My only complaint about Sestriere would be the Apres Ski – it was really unusual in that there wasn’t a stream of people off the slopes at 4 hitting the bars. However, we found that if we went back to the hotel and showered first, then went out, the bars were busier, perhaps to do with the later start to the evening in general in Italy. Once we found the right places (the Napapijri cafe and Pinkys,) we stuffed our faces a little bit more with all the delicious bar snacks they put out during the happy hour. Nom Nom Nom.

We stayed at the Hotel Biancaneve, a clean but basic hotel with rather too much yellow paint in the interior for my liking. I wouldn’t recommend it if you’re looking for style or atmosphere but we ended up meeting some great people and you wouldn’t go hungry. The best local hotel is reportedly the Cristallo, directly overlooking the piste, but I also heard good things about the Du Col. We chose a bargain deal with Neilson (who were great when it came to arranging trips etc) as we plan to take more holidays than usual this year, fingers crossed and figured you spent a limited amount of time in the room on a ski holiday if you’re doing what you’re supposed to be πŸ˜‰ which was certainly true.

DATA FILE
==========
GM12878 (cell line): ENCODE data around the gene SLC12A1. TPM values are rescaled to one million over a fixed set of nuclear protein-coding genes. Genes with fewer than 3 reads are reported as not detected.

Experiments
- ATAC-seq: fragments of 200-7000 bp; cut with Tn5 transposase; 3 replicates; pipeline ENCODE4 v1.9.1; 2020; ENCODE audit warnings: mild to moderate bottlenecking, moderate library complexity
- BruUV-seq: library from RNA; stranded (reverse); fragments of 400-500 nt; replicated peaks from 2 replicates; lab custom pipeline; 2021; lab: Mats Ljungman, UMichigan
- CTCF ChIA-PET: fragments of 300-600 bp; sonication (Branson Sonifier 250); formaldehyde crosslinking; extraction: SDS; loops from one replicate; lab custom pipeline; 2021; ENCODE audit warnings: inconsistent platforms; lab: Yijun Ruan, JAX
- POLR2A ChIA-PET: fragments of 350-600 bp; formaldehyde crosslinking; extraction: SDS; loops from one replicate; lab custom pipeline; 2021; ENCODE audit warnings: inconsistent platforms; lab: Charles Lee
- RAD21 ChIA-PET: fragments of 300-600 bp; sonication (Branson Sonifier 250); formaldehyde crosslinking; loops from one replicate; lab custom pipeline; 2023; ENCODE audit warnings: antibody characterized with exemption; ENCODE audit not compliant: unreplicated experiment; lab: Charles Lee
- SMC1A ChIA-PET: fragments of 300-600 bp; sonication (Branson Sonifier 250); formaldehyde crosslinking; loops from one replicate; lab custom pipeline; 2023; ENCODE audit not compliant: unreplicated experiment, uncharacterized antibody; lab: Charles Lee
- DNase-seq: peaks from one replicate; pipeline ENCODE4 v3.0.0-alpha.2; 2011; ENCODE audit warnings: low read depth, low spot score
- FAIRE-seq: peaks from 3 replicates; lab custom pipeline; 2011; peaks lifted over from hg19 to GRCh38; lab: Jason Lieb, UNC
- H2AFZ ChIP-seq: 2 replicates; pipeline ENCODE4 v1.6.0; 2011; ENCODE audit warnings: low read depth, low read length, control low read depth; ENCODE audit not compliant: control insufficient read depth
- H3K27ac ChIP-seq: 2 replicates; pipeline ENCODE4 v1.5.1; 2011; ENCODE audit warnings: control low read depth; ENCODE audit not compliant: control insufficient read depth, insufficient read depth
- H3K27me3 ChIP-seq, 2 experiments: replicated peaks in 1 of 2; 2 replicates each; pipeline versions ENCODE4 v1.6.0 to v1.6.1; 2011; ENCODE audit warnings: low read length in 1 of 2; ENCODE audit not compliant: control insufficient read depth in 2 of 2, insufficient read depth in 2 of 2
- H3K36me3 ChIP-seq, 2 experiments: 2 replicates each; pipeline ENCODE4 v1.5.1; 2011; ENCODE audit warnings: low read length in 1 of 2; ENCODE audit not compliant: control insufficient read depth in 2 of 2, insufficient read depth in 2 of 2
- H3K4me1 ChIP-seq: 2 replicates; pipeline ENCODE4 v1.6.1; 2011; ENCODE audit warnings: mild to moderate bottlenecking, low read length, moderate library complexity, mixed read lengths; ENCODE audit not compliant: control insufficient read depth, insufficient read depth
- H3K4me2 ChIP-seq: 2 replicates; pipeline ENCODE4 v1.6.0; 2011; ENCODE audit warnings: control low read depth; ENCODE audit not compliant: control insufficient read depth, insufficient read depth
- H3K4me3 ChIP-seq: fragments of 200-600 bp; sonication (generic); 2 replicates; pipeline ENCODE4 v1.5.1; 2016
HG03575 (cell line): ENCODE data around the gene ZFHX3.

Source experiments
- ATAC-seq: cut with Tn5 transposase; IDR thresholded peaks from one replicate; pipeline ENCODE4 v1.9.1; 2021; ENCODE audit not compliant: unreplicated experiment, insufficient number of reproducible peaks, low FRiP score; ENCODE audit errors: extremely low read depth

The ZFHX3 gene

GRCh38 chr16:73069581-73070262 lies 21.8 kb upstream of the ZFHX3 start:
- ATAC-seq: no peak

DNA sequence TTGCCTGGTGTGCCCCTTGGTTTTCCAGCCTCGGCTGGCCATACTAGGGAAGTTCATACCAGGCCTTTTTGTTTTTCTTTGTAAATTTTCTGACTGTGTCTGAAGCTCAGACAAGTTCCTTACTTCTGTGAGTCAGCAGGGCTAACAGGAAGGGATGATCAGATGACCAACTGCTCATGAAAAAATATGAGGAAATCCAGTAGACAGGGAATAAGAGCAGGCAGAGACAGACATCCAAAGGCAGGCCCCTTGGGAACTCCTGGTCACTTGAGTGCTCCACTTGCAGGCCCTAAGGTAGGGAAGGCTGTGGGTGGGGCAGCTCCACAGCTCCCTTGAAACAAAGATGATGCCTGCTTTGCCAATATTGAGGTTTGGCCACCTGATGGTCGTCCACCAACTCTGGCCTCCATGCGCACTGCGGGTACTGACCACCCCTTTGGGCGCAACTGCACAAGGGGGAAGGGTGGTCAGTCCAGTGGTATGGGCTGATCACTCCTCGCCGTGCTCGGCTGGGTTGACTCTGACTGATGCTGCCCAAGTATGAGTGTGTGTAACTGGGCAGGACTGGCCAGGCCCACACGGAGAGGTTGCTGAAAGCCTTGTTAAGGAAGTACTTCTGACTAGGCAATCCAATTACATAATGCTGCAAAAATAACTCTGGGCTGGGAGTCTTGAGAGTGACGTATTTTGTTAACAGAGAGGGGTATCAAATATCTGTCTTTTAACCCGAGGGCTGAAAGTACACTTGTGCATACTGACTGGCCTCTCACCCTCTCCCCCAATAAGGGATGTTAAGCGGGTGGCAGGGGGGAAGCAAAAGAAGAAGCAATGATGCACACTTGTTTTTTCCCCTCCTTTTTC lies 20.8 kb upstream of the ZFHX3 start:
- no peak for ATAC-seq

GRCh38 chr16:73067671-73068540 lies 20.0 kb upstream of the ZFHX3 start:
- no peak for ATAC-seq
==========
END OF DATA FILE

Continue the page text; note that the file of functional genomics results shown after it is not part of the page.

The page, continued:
Top right: The olympic downhill ladies run (you could also ski the downhill mens) and me before tackling it, and a view over ‘the bowl’ in Montgnevre, France.

Ski-area wise, Sestriere hosted the Winter Olympics in 2006 producing a purpose built resort, originally created for the Fiat employees in the 1930’s. On your lift pass you can access Sauze D’Oulz, Sansicario, Cesana, Claviere and you get one day on the pass in which you can go to Montgenevre in France, just across the border. We skied all of them apart from Claviere and went on a ‘ski-away day’ on the bus to Montgenevre, as although you can ski there, there’s a lot of wasted ski time on gondolas etc and we wanted to enjoy ‘the bowl’ – a massive area of runs with great vistas.

Over all? I would definitely go back. The ski-ing couldn’t be faulted for the wide empty pistes and we were blessed with great snow and off piste conditions too. Apres ski-wise was a little quiet but when we made friends it was anything but, and the food was immense!

Have you skied in Italy and what was you experience of it? Or have you got any other great resorts to recommend?

Love,
Rebecca
xo

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15 thoughts on “Destination Guide: Sestriere, Italy

  1. This looks like a lovely resort – I haven’t been skiing in a couple of years and would love to go back so I’m jealous! Best place I’ve been is Banff in Canada, amazing snow, within reach of 3 ski areas, really good aprΓ¨s ski and a nice little town with cute shops. Wish I was there now…